Brain Injuries During Surgery

Bottom view of the anesthetic mask and two doctors standing near - medical malpractice concept

Brain injuries during surgery occur when a patient’s brain is deprived of oxygen for too long. Brain injuries during surgery most commonly occur when the anesthesiologist administers the wrong dosage of anesthesia or fails to properly monitor the patient during surgery and the patient’s brain is deprived of oxygen. Oxygen deprivation can cause brain damage, often described as an anoxic brain injury or encephalopathy, in as little as four minutes.

Medical malpractice leading to brain injury can occur anytime anesthesia is used during surgery, such as in a physician’s operating room or even at a dentist’s office or other outpatient setting.

If you or someone you love suffered a brain injury during surgery, you may be entitled to compensation. An Ohio medical malpractice lawyer can review your case to determine whether you are eligible for compensation.

Causes of Brain Injury During Surgery

Brain injuries during surgery occur when the patient’s brain is deprived of oxygen during a surgical procedure. Brain injuries that are caused during surgery are often the result of medical malpractice. Examples of medical malpractice that can cause brain injury during surgery include:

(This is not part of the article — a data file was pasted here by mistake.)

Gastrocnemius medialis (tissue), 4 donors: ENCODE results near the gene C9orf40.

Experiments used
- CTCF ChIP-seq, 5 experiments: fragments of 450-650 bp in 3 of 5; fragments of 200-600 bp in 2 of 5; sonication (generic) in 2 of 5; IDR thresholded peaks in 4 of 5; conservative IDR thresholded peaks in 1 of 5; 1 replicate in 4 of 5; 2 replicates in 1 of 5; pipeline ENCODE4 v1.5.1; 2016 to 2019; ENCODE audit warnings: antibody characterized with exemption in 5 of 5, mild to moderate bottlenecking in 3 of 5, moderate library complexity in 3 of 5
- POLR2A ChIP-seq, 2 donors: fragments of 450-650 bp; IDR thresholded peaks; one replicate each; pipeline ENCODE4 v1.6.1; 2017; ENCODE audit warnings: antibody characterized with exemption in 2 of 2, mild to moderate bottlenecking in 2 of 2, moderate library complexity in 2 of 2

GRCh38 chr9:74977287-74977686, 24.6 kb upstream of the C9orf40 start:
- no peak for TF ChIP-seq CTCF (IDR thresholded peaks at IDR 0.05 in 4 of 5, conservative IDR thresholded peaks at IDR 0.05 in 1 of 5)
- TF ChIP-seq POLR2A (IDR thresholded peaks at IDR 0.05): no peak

• Failure to timely diagnose a blood clot, stroke, brain bleed, or heart attack
  • Surgical errors, especially during brain surgery
  • Untreated or undiagnosed infections
  • Excessive bleeding, which can lead to decreased oxygen in the blood
  • Failure to properly intubate the patient
  • Failure to treat a patient with breathing problems
  • Improper monitoring of a patient under anesthesia
  • Administering the wrong type or amount of anesthesia
  • Failure to treat a pulmonary embolism